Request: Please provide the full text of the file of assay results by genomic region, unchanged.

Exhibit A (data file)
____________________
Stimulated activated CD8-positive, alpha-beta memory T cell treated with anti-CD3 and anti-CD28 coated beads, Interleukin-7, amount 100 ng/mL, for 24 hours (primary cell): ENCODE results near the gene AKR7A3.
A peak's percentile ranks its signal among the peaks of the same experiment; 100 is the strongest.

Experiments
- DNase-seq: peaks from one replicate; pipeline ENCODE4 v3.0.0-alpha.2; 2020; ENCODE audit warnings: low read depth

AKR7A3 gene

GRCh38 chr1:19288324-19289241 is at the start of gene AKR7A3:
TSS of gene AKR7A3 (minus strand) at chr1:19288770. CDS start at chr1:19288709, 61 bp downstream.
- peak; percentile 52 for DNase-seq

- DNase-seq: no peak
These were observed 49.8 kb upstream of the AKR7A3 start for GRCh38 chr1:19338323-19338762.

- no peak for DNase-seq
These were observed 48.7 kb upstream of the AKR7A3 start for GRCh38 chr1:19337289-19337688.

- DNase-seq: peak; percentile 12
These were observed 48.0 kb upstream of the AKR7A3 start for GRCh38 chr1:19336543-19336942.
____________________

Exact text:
Stimulated activated CD8-positive, alpha-beta memory T cell treated with anti-CD3 and anti-CD28 coated beads, Interleukin-7, amount 100 ng/mL, for 24 hours (primary cell): ENCODE results near the gene AKR7A3.
A peak's percentile ranks its signal among the peaks of the same experiment; 100 is the strongest.

Experiments
- DNase-seq: peaks from one replicate; pipeline ENCODE4 v3.0.0-alpha.2; 2020; ENCODE audit warnings: low read depth

AKR7A3 gene

GRCh38 chr1:19288324-19289241 is at the start of gene AKR7A3:
TSS of gene AKR7A3 (minus strand) at chr1:19288770. CDS start at chr1:19288709, 61 bp downstream.
- peak; percentile 52 for DNase-seq

- DNase-seq: no peak
These were observed 49.8 kb upstream of the AKR7A3 start for GRCh38 chr1:19338323-19338762.

- no peak for DNase-seq
These were observed 48.7 kb upstream of the AKR7A3 start for GRCh38 chr1:19337289-19337688.

- DNase-seq: peak; percentile 12
These were observed 48.0 kb upstream of the AKR7A3 start for GRCh38 chr1:19336543-19336942.